The Sweetest Nightmare: When We All Fall Asleep Where Do We Go
Billie Eilish, the 17 year old LA Native released her debut studio album, WHEN WE ALL FALL ASLEEP WHERE DO WE GO on March 29, 2019. Eilish is notorious for her striking badass aesthetic and idgaf attitude. Her debut record accentuates her raw and intimate vocal abilities- there is nothing overdone about the way that Billie’s voice trails and swells over her deeply personal and inquisitive lyrics.
Eilish’s every catch, trill, vibrato and breath rings clearly over window-shaking bass– the contrast of such texturally detailed and devoid sounds culminates in a pleasing, repeat-button-worthy aural experience. Eilish utilizes empty space and musical breaks to perfect the balance within each song and innovatively redirect focus within strong structure.
Fourteen tracks long, this album could have been a bit more diverse and explorative. Predominant themes include depression, terror, love, rejection, loneliness and suicide, Eilish digs deep and isn’t afraid to get her nails dirty in the process-this is what discerns her from her peers.
The album begins with ‘!!!!!!!,’ an aptly named recording of Eilish removing her invisalign- throwing down a gauntlet of modern dental magic. The into transitions directly into “bad guy,” a thumping anthem proclaiming Billie’s status as a ‘make your mama sad, make your girlfriend mad, might seduce your dad’ type. Layered vocal harmonies are kept in time by crisp snaps, embellished by practically reptilian vocal effects. The song boasts spaciousness which emphasizes the complex and catchy nature of the existing melodies and rhythms. A steamy whispered breakdown in nearly ¼ of the song’s tempo closes this banger out.
“xanny” is a trip in and of itself. This ballad questions prescription drug-abuse and its popularity amongst Billie’s peers. Underlaid by soundbytes taken from a party, Billie’s gentle and quavering voice describes the folly of Xanax-users. I for one, am proud of Eilish for such a fresh take on a massive cultural issue that affects people her and my own age. “you should see me in a crown” seems to be a crowd favorite already. Sharp industrial samples, distant alarms and meteoric synth form a steady rhythm through the dominant and proud chorus. All hail Queen Billie!
“all the good girls go to hell” is a tribute to the classic Christian conflict of devil and god, Heaven and Hell. A strummed vinyl-bassline, keyboard, theremin-esque synth and spooky choral oo’s transports listeners to an inferno ruled by LA’s grooviest demon. “wish you were gay” is a topsy-turvy love song in which Eilish sheepishly admits that she would rather her crush be homosexual than face the sting of rejection. Sitcom laughter and toddler cheers melt into the numeric ballad. For a song penned by a 14 year old (at the time of its conception) it’s kind of terrifying how relatable wywg is.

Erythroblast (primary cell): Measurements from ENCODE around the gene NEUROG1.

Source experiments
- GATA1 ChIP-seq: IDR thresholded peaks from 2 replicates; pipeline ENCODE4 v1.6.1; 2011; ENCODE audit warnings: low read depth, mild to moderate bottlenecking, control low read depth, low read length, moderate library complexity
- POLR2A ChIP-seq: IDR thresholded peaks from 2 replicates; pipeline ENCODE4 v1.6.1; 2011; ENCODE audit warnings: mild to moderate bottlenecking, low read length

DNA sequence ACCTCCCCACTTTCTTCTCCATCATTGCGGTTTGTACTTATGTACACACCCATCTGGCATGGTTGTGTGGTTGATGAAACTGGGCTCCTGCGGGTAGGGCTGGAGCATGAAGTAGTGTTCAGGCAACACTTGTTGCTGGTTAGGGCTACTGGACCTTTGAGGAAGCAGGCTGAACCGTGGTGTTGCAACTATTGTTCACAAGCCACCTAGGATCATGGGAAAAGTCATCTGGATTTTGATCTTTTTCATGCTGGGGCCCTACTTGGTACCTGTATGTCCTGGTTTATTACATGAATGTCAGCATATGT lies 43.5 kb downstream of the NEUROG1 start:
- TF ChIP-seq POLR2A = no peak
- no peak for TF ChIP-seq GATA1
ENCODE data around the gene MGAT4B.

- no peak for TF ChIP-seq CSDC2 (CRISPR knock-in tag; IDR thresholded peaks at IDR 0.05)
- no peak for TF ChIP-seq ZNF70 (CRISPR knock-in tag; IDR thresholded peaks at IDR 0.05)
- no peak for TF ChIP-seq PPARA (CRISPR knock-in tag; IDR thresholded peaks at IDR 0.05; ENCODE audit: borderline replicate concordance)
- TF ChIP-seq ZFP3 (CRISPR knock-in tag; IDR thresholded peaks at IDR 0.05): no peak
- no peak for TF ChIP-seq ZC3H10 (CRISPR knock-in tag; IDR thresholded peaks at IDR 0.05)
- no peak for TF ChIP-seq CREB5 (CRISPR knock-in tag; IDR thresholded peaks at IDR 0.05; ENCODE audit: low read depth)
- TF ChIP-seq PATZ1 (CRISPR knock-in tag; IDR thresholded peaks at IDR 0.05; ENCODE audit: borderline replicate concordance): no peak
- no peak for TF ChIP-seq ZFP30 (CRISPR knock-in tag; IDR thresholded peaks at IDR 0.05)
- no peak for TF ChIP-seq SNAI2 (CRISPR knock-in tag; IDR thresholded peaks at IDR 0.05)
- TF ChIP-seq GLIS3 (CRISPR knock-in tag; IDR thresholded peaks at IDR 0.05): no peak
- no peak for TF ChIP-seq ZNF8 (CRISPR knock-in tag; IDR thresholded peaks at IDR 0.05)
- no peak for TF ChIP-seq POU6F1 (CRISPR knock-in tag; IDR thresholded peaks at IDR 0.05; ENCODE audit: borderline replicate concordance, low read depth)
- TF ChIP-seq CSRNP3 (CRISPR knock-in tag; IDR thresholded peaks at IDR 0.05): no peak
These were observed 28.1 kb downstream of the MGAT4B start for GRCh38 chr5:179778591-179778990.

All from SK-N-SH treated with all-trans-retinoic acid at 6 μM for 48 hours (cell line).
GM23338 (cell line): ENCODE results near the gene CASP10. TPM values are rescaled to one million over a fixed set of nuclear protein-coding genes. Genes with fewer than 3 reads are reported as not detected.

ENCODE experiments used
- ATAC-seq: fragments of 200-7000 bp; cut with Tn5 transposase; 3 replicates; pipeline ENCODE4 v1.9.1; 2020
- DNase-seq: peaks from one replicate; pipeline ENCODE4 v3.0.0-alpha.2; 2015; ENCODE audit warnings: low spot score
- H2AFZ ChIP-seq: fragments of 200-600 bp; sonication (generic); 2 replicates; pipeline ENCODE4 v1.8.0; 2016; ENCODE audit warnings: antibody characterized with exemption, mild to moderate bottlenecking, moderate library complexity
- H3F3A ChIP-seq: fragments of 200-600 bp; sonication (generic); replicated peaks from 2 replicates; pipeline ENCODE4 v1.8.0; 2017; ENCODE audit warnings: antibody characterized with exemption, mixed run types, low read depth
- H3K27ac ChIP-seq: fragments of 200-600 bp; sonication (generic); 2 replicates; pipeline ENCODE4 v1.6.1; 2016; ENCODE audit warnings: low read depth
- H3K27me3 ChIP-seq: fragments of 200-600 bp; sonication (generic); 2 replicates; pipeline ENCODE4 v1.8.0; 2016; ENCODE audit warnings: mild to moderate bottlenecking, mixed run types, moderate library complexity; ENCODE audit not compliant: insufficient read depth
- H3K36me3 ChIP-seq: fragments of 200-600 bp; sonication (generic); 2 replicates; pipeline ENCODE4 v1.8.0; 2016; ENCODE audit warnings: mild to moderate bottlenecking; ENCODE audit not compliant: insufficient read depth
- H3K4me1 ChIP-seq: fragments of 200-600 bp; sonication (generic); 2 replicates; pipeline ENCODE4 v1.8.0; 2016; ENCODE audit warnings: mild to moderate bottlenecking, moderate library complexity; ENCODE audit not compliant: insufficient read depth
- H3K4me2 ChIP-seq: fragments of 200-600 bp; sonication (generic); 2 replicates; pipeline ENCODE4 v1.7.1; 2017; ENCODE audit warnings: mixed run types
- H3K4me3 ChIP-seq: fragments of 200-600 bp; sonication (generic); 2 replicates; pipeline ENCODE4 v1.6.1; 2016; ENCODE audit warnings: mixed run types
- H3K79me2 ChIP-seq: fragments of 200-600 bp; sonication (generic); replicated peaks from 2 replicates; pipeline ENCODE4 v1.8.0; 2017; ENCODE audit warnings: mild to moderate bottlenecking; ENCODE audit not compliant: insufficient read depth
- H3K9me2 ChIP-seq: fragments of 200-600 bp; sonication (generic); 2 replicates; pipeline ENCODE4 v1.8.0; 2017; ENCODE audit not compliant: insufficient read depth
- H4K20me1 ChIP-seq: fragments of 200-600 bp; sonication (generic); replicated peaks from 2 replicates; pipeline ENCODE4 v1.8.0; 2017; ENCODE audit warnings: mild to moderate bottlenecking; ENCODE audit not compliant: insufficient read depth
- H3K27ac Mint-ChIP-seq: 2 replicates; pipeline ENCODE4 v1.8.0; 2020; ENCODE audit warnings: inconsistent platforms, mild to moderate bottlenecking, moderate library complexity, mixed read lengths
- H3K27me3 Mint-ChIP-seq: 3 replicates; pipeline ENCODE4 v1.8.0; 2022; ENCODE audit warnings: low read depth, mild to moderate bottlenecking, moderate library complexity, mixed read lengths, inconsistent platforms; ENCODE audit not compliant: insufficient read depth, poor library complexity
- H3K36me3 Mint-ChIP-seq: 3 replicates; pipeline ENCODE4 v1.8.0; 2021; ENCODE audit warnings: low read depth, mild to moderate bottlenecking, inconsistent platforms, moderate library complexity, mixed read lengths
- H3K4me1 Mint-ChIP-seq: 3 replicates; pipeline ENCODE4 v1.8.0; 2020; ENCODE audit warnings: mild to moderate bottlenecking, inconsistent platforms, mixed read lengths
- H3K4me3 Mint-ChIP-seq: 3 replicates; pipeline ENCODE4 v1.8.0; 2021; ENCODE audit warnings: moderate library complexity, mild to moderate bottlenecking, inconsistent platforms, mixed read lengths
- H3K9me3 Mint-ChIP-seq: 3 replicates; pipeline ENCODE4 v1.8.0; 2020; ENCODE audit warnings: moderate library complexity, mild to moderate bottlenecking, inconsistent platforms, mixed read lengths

“when the party’s over” is a personal favorite. An ocean of ambient vocal harmony fills the track, its peaks and drops edited against the beat of helicopter wings. The undulating tumult of human voice and breath is juxtaposed solely by a piano accompaniment. Listeners are incinerated by scorching verses only to drown in the cold quietness of Eilish’s chorus. The second verse ascends to a skin-prickling apex in which the wispy line “Call me friend but keep me closer,” is succeeded by the filtered and subaqueous “Call me back.”
The whimsical and bitter-sweet ukulele-laden “8” is cloudy day in 2 minutes and 53 seconds. The Office episode “Threat Level Midnight” is sampled throughout “my strange addiction;” Eilish does not shy away from pop-culture references throughout the entire album, this snappy bop is the acme of which.
The record’s zenith and third single, “bury a friend,” is a prolific introduction of horror to the mainstream pop-world. The song is marked by screeching violins, whirring metallic samples, creepy octaves featuring british rapper, Crooks, background distortion and a tip-toe bassline. From the perspective of Eilish’s own monster-under-the bed, this track breathes life into tired subjects of identity, mental illness and fear. Not to mention, she released a killer music video directed by Michael Chaves for the single in January. Billie’s distinct personality shines through in every second of this one.
Inspired by Eilish’s favorite childhood video game of the same name, “ilomilo” is a xylophone-dream in which two estranged soulmates try to find their way back into each other’s arms. Imagine the precipice of a distant rooftop, alone amongst a restless city and you’re smack dab in the middle of “listen before i go.” A despondent suicide note, this lonely number bleeds honesty, it battles with feeling sorry or not- for oneself, for loved ones, for the inevitability of it all. It hurts.
“i love you” is equally as searing and at this point I’m angry that Eilish has made the conscious decision to group her most heart-wrenching work at the album’s close. Too many feelings. Ouch. The ethereal acoustic lays bare Eilish’s innermost thoughts about an admission of love she receives from someone she feels the same for against her own will. Finally, ‘goodbye’ collages the most inflammable line from each track into a two minute serenade. Eilish’s gentle and skillful WHEN WE ALL FALL ASLEEP WHERE DO WE GO is a stimulating and emotional journey, far removed from any twenty-tens pop thus far. We at Band Over Fist eagerly anticipate further releases from this empowering, young, female icon.
*Disclaimer: I do not claim ownership of the album cover photo, quoted lyrics or song titles, all rights belong to the respective owners*